Meanwhile, the mortgage company ratcheted up the pressure. Feeling cornered, the Hatchers signed a forbearance agreement, which significantly increased their monthly payment. “They knew about my husband’s situation,” Mrs. Hatcher said of the mortgage company. “They wouldn’t work with us.”

The Hatchers borrowed from friends and relatives but still came up short. Then two nonprofit groups stepped in to help. One of them, Operation Homefront, negotiated with the lender to keep them in their house.

Mrs. Hatcher, a purchasing agent, tried her best to shield her husband from their financial troubles. “It’s putting a big strain on me,” she admitted. “But only one of us can lose it at a time right now, and it’s his turn.”

The Spurlocks, back in Florida, were not so lucky. Operation Homefront managed to stop foreclosure proceedings, but the couple had to agree to a deed in lieu, turning over their house to the bank. Their debt was forgiven.

The family moved into a rental house and whittled down its credit card debt to $26,000.

“It feels impossible right now to pay off our bills,” said Michelle Spurlock, 28, her voice breaking. “I had to get my mom to bring diapers over. We couldn’t go grocery shopping. As soon as we turn a corner, it’s something else.”

Copyright 2008 The New York Times Company

September 18, 2008

You Know a Bush is in the White House When….

Filed under: Uncategorized — table9 @ 9:13 pm
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1. We’re involved in an unwinnable, expensive war in the Middle East.

2. People are losing their jobs, and nobody is hiring.

3. The economy’s in the crapper.

*sigh*

June 17, 2008

Being a Soldier Can Ruin You….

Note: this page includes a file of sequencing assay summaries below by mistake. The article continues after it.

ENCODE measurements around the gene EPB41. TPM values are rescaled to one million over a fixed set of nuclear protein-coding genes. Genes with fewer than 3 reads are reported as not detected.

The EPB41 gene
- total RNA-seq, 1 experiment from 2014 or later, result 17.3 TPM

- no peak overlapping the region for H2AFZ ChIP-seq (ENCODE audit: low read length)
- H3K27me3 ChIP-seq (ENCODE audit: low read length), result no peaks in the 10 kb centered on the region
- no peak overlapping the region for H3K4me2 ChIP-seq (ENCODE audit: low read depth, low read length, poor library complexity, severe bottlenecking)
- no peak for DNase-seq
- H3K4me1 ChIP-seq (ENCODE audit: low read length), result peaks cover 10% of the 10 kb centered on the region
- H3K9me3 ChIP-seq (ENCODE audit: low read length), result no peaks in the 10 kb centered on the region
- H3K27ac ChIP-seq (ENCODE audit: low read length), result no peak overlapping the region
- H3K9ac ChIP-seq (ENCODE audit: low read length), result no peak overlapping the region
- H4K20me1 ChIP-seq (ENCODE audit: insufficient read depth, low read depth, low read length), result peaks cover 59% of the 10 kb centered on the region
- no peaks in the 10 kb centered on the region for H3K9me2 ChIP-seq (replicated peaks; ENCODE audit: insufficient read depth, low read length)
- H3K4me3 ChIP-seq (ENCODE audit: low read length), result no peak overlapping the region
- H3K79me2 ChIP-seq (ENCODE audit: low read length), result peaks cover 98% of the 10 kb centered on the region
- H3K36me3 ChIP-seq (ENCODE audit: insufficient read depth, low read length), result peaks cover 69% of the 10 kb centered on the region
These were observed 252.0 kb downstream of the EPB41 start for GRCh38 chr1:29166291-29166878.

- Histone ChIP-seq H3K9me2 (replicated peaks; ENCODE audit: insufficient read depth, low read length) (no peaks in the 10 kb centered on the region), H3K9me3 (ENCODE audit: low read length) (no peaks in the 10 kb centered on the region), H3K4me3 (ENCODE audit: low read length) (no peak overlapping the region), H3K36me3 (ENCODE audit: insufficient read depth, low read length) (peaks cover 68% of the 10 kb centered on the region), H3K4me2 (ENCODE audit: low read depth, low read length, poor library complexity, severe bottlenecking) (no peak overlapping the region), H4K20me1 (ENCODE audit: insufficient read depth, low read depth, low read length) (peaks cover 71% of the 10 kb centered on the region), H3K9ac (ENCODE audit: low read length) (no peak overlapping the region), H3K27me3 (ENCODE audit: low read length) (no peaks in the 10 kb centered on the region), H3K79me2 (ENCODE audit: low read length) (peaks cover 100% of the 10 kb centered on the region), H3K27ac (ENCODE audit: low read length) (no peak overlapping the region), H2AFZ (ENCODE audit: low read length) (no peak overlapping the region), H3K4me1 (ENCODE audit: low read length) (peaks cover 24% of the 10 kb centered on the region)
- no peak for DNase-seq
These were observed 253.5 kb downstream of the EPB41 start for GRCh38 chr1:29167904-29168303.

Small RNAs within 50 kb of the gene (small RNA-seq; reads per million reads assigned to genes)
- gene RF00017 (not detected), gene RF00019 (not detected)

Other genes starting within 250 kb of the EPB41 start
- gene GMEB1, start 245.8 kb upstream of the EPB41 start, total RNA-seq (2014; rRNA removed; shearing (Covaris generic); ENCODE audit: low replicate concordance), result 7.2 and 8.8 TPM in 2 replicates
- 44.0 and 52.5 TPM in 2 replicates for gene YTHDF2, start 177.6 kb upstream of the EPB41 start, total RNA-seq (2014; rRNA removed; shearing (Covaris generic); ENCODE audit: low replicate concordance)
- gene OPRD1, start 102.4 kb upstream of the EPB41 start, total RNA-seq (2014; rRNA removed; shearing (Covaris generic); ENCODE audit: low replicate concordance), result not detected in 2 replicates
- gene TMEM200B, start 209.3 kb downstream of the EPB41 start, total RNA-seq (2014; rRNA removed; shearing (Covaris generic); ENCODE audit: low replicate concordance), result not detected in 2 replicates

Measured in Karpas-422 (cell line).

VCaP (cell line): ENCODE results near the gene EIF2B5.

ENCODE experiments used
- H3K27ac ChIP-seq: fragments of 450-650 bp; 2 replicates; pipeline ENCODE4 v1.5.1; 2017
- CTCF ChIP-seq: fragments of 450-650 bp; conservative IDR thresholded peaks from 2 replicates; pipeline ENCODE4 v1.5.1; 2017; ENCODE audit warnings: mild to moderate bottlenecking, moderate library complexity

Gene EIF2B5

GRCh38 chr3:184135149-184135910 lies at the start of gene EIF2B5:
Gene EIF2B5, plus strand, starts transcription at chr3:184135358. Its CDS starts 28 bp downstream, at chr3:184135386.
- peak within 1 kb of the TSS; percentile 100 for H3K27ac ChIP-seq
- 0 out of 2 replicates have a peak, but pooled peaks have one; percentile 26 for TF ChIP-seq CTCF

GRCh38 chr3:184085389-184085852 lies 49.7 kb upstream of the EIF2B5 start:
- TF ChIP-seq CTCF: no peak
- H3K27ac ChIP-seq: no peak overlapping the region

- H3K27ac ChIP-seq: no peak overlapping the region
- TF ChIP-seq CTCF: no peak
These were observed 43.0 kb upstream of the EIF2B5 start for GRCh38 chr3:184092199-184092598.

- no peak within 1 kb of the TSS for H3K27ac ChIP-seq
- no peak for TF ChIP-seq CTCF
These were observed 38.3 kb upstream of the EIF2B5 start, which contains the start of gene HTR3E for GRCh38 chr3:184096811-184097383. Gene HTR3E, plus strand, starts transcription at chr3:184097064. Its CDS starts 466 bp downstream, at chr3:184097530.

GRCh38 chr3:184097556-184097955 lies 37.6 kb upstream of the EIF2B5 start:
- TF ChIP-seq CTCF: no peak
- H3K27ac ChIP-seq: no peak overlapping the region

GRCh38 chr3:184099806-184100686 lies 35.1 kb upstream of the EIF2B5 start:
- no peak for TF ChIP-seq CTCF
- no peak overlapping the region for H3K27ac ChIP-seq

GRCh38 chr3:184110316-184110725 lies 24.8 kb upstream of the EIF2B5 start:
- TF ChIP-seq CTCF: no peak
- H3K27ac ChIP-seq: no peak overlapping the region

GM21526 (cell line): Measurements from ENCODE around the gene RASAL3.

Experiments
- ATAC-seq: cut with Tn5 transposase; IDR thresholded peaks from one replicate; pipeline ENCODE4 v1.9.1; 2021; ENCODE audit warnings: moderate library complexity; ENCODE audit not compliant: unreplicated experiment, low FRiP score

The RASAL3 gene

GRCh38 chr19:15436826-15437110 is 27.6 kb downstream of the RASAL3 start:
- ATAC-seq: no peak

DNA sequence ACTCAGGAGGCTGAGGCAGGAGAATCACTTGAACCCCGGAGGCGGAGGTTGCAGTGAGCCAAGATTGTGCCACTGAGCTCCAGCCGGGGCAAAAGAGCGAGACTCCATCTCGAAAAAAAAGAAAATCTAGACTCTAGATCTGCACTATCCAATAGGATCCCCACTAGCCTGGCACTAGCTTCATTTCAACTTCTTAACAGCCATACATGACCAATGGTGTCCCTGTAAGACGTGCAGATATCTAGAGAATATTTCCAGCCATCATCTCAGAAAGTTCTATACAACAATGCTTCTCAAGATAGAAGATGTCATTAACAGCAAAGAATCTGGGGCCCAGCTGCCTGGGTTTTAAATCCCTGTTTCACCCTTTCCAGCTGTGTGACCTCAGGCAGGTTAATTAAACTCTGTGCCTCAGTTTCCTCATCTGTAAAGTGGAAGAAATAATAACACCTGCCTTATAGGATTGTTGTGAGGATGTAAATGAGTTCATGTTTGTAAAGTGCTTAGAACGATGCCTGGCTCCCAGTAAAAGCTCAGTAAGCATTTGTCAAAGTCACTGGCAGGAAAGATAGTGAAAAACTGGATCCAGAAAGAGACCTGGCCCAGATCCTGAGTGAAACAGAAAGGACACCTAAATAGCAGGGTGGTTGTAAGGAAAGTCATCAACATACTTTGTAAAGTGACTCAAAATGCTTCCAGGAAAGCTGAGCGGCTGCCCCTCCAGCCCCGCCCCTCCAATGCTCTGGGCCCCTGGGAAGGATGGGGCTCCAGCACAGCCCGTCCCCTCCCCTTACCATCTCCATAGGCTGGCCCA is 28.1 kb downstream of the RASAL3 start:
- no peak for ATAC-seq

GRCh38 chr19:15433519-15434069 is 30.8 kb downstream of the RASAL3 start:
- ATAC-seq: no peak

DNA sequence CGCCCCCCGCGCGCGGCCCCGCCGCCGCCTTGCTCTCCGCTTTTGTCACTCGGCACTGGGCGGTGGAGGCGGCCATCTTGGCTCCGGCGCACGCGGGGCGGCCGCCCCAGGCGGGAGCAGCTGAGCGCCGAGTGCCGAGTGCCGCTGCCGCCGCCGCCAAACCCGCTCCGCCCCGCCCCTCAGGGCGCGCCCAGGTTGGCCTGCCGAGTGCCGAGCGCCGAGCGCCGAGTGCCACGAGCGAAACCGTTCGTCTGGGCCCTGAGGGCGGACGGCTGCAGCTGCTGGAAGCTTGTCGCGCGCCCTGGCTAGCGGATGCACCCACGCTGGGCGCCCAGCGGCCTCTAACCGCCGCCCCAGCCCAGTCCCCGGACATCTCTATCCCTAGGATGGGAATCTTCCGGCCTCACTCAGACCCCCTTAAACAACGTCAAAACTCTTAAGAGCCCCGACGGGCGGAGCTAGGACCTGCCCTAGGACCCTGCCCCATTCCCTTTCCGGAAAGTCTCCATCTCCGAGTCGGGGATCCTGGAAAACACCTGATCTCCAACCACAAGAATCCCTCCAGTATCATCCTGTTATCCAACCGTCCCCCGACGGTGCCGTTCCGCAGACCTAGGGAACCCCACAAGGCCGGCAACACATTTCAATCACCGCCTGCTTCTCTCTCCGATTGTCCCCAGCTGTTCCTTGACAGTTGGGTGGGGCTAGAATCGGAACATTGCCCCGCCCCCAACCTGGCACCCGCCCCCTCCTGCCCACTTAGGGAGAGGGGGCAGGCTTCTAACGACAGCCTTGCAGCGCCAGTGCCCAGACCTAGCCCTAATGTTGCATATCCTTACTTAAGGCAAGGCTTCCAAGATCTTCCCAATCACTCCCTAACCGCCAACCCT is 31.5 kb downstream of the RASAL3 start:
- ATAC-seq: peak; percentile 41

Filed under: Uncategorized — table9 @ 12:28 am
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Yet more on what happens to our injured veterans these days, or the Me Generation’s idea of Supporting The Troops:

Soldiers risk ruin while awaiting benefit checks

By MICHELLE ROBERTS, Associated Press WriterMon Jun 16, 2:07 PM ET

His lifelong dream of becoming a soldier had, in the end, come to this for Isaac Stevens: 28, penniless, in a wheelchair, fending off the sexual advances of another man in a homeless shelter.

Stevens’ descent from Army private first-class, 3rd Infantry Division, 11 Bravo Company, began in 2005 — not in battle, since he was never sent off to Iraq or Afghanistan, but with a headfirst fall over a wall on the obstacle course at Fort Benning, Ga. He suffered a head injury and spinal damage.

The injury alone didn’t put him in a homeless shelter. Instead, it was military bureaucracy — specifically, the way injured soldiers are discharged on just a fraction of their salary and then forced to wait six to nine months, and sometimes even more than a year, before their full disability payments begin to flow.

“When I got out, I hate to say it, but man, that was it. Everybody just kind of washed their hands of me, and it was like, `OK, you’re on your own,'” said Stevens, who was discharged in November and was in a shelter by February. He has since moved into a temporary San Antonio apartment with help from Operation Homefront, a nonprofit organization.

Nearly 20,000 disabled soldiers were discharged in the past two fiscal years, and lawmakers, veterans’ advocates and others say thousands could be facing financial ruin while they wait for their claims to be processed and their benefits to come through.

“The anecdotal evidence is depressing,” said Rep. John Hall, D-N.Y., who heads a subcommittee on veterans disability benefits. “These veterans are getting medical care, but their family is going through this huge readjustment at the same time they’re dealing with financial difficulties.”

Most permanently disabled veterans qualify for payments from Social Security and the military or Veterans Affairs. Those sums can amount to about two-thirds of their active-duty pay. But until those checks show up, most disabled veterans draw a reduced Army paycheck.

The amount depends on the soldier’s injuries, service time and other factors. But a typical veteran and his family who once lived on $3,400 a month might have to make do with $970 a month.

Unless a soldier has a personal fortune or was so severely injured as to require long-term inpatient care, that can be an extreme hardship.

The Army, stung by the scandal last year over shoddy care at Walter Reed Army Medical Center in Washington, has been working to help soldiers during the in-between period, said Col. Becky Baker, assigned to injured soldier transition at the U.S. Surgeon General’s Office.